Back in October, my friend and colleague Amy Sarah Marshall encouraged me to train with her for the Charlottesville Ten Miler race. I was excited to commit to the training, but also nervous. While I was already doing a good bit of running on my own, I’d been slowly recovering from a flare-up of an old back injury. I ruptured a disc and injured my right sacroiliac joint falling from a horse 10 years ago. I’ve had to be careful about the types and intensity of activity ever since.
I didn’t know what the additional distance and presumably increased speed of training for this race might do to my injury. So, when I had the opportunity to have a running gait assessment done at the UVA Speed Clinic, I jumped at the chance. Heading into my appointment, I hoped to learn three main things:
- Whether or not my back injury could safely handle the stress of increased mileage
- Whether running should be a part of my fitness routine at all, because of my back injury
- If I needed to make any changes to my form in order to run injury-free
As Amy Sarah detailed yesterday on the blog, the Speed Clinic is an incredibly high-tech place. The team measures runners’ mechanics, looking for their strengths as well as inefficiencies. In many cases the team, aided by incredible technology, can identify the source of injury that has eluded doctors and physical therapists. From there, the team can recommend strengthening exercises, changes to a runner’s form and even the best types of running shoes for the athlete.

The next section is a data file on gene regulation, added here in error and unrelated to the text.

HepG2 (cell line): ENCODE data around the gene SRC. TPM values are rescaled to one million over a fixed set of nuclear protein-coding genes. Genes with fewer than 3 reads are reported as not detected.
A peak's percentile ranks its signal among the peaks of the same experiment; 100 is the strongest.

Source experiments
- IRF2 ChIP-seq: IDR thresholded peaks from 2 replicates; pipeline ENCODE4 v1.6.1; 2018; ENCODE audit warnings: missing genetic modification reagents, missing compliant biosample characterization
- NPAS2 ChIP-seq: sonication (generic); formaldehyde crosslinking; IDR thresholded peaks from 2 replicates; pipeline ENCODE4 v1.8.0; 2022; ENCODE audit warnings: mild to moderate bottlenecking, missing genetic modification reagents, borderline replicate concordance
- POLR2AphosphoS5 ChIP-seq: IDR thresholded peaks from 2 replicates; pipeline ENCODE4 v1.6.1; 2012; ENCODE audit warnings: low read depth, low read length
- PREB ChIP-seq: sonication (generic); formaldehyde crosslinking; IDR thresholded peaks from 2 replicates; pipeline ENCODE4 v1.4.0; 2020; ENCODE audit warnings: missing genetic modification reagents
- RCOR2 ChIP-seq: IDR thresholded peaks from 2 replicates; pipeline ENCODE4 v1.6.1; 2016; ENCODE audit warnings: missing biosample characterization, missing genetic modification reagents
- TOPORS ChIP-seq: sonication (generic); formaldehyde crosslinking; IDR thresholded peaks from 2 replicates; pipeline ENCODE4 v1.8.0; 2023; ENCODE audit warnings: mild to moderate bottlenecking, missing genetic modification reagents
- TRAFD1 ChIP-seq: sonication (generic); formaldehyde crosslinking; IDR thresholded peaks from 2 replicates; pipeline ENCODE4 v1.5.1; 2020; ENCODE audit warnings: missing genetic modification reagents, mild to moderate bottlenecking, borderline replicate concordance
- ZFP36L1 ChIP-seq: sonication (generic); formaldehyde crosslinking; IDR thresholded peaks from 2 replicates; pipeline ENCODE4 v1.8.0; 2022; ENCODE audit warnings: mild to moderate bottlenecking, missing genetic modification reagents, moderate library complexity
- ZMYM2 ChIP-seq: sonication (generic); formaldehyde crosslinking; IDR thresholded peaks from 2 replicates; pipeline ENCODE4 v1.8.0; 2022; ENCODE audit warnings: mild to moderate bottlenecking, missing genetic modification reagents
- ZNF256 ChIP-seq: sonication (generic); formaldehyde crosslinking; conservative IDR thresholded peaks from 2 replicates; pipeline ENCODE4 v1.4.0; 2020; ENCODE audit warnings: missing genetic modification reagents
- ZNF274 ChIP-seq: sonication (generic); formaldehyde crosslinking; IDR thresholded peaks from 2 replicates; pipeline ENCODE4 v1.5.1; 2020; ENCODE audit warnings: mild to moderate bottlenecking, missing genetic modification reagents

Preparing for the Running Assessment
The team let me know that I should wear my normal running shoes to my appointment as well as fitted shorts or pants and tank top, since they would be applying reflective markers all over my body for the assessment.
The team had me complete a questionnaire as soon as I arrived. It asked about my athletic and injury histories, as well as details about my current training. Interestingly, the team prefers not to review this information prior to the assessment! Rather than be influenced by the information on the questionnaire, they like to see what they can figure out on their own by watching the runner’s mechanics and interpreting the data the system collects.
Next, the team had me step up on a stool where they applied 21 reflective markers to my body. My shoes, calves, knees, spine, quads and chest were all covered. Finally, they wrapped a few bands of fluorescent pink tape around my waist. This would help them see any tilt to my hips as I ran.